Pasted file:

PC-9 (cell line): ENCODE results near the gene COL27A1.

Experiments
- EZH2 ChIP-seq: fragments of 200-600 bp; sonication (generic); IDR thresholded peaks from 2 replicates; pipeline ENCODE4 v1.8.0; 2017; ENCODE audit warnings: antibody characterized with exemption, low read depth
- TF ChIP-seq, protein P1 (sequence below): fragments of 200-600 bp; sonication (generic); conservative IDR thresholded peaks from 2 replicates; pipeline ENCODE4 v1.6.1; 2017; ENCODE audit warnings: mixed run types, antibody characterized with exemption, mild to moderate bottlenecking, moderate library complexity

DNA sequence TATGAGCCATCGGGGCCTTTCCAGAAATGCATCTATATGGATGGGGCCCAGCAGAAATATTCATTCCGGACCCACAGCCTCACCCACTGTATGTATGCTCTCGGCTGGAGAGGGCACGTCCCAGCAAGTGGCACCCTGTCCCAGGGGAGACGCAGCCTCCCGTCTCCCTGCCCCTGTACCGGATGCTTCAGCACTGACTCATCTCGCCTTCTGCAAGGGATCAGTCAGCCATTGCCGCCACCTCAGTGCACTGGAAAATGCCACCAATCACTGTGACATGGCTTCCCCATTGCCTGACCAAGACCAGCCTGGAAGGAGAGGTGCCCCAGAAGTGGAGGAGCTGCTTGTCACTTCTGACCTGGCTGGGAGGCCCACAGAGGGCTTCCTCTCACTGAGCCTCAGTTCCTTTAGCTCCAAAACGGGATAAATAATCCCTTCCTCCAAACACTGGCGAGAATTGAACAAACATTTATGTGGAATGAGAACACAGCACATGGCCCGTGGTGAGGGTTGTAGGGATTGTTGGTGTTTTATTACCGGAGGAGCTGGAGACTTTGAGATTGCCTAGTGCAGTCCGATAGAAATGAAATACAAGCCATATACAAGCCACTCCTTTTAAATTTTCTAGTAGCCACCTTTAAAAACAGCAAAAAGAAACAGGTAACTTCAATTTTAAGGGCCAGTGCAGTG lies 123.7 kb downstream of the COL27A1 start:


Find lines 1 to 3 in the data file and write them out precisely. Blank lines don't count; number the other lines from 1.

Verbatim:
PC-9 (cell line): ENCODE results near the gene COL27A1.

Experiments
- EZH2 ChIP-seq: fragments of 200-600 bp; sonication (generic); IDR thresholded peaks from 2 replicates; pipeline ENCODE4 v1.8.0; 2017; ENCODE audit warnings: antibody characterized with exemption, low read depth